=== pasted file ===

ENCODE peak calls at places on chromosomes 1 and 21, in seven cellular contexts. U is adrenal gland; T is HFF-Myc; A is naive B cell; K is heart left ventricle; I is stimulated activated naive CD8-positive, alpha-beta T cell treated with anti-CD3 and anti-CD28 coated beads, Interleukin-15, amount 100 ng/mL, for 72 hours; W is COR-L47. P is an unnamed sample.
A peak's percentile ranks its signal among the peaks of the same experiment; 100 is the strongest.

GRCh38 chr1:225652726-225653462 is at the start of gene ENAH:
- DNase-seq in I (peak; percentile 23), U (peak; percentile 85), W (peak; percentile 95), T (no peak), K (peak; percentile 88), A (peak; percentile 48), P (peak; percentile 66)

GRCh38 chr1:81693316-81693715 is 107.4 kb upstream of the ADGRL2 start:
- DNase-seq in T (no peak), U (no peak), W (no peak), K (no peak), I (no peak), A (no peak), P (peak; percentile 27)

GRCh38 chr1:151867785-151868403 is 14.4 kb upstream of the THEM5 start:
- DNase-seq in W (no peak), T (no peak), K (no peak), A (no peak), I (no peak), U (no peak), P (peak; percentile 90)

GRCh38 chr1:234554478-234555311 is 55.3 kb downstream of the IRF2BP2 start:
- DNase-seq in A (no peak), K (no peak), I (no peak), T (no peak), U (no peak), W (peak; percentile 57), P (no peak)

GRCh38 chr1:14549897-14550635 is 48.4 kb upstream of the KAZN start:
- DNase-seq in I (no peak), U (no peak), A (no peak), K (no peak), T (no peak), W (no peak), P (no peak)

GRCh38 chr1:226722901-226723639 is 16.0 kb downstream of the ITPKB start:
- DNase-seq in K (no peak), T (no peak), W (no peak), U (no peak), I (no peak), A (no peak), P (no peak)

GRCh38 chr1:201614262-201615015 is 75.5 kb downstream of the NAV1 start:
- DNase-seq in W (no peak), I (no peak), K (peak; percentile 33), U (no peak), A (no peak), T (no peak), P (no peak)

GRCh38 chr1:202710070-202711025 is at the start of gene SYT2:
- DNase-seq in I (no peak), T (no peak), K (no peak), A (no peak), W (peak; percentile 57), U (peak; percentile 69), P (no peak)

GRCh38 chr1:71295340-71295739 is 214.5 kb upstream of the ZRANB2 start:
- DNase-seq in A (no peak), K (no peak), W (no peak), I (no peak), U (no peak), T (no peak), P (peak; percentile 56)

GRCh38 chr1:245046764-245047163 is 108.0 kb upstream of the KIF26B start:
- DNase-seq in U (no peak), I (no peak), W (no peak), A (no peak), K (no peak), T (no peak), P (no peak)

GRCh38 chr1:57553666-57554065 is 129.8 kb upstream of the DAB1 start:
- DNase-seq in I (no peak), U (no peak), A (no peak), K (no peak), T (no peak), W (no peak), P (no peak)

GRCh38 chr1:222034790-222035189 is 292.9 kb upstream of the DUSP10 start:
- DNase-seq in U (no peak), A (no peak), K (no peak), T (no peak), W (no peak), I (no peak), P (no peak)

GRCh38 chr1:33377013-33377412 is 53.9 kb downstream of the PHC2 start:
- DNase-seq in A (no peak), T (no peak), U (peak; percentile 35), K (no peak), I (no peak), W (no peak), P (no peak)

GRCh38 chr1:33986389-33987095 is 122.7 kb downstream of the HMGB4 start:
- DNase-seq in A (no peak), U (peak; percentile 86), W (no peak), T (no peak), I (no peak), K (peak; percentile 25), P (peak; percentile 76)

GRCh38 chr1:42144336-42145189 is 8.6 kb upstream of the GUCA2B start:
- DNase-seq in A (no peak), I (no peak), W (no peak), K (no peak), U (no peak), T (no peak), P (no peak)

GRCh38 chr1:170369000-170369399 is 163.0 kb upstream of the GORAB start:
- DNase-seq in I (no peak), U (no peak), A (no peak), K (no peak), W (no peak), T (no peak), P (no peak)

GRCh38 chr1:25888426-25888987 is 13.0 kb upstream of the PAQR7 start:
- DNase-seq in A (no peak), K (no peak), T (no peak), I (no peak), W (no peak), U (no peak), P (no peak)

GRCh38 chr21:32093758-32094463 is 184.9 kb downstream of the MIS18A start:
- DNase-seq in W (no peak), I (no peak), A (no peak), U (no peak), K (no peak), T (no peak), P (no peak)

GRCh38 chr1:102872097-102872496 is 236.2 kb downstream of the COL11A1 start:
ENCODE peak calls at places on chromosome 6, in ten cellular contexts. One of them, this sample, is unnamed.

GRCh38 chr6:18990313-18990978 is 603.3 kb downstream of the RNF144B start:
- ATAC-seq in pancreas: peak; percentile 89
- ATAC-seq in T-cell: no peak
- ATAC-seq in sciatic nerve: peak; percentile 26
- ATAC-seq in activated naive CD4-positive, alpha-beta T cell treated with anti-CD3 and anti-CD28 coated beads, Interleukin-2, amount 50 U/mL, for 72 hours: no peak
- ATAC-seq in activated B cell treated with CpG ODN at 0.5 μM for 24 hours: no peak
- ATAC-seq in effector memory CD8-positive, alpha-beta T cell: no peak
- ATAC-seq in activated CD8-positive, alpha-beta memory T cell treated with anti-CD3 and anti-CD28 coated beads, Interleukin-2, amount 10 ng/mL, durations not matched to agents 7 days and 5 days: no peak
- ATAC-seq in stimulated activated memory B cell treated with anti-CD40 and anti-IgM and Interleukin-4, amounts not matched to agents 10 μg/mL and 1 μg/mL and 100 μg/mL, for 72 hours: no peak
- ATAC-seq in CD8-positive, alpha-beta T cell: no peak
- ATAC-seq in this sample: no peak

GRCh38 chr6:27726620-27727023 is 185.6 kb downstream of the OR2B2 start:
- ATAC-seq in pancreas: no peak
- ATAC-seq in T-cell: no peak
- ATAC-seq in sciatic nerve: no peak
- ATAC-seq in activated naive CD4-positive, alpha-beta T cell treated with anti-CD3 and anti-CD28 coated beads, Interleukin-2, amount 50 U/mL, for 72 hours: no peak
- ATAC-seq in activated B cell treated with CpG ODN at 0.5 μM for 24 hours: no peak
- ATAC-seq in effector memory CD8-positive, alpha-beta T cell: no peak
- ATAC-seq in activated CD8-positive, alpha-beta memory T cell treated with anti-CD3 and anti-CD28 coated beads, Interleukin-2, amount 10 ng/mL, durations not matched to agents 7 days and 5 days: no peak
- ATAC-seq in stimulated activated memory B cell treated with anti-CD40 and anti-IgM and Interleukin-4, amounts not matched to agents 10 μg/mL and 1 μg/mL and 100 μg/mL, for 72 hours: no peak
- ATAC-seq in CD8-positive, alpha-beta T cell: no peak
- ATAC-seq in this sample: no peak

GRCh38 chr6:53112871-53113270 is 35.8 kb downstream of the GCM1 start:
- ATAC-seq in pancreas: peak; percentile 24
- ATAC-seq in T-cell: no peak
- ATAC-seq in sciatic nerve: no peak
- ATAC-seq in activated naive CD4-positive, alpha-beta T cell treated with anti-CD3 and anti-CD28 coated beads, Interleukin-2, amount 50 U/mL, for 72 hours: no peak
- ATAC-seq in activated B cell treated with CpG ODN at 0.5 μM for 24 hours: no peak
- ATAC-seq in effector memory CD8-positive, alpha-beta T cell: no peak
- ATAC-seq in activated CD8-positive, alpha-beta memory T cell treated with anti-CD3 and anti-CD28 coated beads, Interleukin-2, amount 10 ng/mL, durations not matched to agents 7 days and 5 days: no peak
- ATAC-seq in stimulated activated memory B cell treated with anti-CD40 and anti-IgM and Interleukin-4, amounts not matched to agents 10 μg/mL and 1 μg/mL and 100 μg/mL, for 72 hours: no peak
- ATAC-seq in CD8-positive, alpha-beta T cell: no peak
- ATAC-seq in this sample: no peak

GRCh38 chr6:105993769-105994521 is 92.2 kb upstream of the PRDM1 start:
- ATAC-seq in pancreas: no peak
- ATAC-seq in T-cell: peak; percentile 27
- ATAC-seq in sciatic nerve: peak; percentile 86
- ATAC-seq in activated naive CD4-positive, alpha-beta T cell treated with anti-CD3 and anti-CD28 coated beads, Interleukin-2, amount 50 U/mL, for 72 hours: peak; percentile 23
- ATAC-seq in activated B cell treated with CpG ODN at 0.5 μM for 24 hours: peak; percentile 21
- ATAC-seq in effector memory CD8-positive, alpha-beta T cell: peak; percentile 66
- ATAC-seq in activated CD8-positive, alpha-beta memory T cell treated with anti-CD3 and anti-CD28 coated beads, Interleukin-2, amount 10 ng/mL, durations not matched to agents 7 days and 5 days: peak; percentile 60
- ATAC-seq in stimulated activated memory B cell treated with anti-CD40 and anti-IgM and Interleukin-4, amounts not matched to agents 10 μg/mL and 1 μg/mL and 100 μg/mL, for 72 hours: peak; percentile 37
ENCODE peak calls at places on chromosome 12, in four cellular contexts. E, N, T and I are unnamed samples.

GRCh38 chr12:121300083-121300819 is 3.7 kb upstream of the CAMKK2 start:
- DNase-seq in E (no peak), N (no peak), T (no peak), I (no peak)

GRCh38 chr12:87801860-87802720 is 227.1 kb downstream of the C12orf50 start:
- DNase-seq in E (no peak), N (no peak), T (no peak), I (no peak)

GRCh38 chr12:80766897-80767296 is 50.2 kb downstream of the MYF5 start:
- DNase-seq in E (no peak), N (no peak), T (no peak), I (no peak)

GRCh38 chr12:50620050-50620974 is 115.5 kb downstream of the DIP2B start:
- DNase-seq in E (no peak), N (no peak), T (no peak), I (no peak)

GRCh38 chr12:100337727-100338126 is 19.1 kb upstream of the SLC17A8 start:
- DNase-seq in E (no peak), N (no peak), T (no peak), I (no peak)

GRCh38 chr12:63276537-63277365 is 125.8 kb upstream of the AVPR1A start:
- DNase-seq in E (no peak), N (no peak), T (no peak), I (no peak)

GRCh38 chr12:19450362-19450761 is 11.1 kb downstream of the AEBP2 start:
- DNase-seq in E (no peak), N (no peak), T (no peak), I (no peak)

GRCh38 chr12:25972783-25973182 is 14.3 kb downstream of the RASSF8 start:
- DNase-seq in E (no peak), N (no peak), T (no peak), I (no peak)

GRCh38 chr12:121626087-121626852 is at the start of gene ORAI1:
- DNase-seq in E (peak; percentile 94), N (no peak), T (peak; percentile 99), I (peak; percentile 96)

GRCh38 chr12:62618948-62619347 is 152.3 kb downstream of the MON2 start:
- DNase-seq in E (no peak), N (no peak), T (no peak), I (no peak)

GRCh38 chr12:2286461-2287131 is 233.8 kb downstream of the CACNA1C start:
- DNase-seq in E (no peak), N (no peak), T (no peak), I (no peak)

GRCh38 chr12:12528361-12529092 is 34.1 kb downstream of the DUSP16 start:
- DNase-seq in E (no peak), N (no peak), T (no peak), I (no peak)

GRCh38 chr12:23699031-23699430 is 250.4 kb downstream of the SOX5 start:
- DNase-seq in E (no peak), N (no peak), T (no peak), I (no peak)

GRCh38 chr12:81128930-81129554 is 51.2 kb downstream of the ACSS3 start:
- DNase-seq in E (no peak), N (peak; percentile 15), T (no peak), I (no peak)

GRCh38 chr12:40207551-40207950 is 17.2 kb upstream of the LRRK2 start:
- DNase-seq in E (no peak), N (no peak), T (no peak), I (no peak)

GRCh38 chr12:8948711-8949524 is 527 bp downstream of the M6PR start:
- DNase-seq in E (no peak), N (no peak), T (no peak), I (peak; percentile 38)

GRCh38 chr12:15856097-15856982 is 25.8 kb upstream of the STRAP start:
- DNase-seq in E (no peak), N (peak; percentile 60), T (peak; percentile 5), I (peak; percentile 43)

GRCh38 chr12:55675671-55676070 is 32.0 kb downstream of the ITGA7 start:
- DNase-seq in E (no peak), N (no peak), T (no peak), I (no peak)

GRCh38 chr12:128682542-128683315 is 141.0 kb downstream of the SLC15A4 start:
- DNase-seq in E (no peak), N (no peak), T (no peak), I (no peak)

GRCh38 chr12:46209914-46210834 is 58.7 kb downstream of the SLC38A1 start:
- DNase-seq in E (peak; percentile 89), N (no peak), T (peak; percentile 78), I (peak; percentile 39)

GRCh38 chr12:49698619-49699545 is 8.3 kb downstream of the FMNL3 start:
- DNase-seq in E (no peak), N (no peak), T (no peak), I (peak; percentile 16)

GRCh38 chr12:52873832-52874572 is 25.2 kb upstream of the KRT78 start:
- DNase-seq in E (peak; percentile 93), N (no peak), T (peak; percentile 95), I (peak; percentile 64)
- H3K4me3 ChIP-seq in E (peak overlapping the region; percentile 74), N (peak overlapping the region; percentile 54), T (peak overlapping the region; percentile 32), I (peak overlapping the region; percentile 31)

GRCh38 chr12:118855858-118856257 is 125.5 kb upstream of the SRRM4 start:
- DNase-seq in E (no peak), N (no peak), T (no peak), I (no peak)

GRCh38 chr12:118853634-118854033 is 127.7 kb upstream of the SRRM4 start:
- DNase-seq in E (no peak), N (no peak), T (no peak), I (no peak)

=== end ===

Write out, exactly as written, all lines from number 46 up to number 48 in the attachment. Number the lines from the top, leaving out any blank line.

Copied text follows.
- ATAC-seq in activated B cell treated with CpG ODN at 0.5 μM for 24 hours: no peak
- ATAC-seq in effector memory CD8-positive, alpha-beta T cell: no peak
- ATAC-seq in activated CD8-positive, alpha-beta memory T cell treated with anti-CD3 and anti-CD28 coated beads, Interleukin-2, amount 10 ng/mL, durations not matched to agents 7 days and 5 days: no peak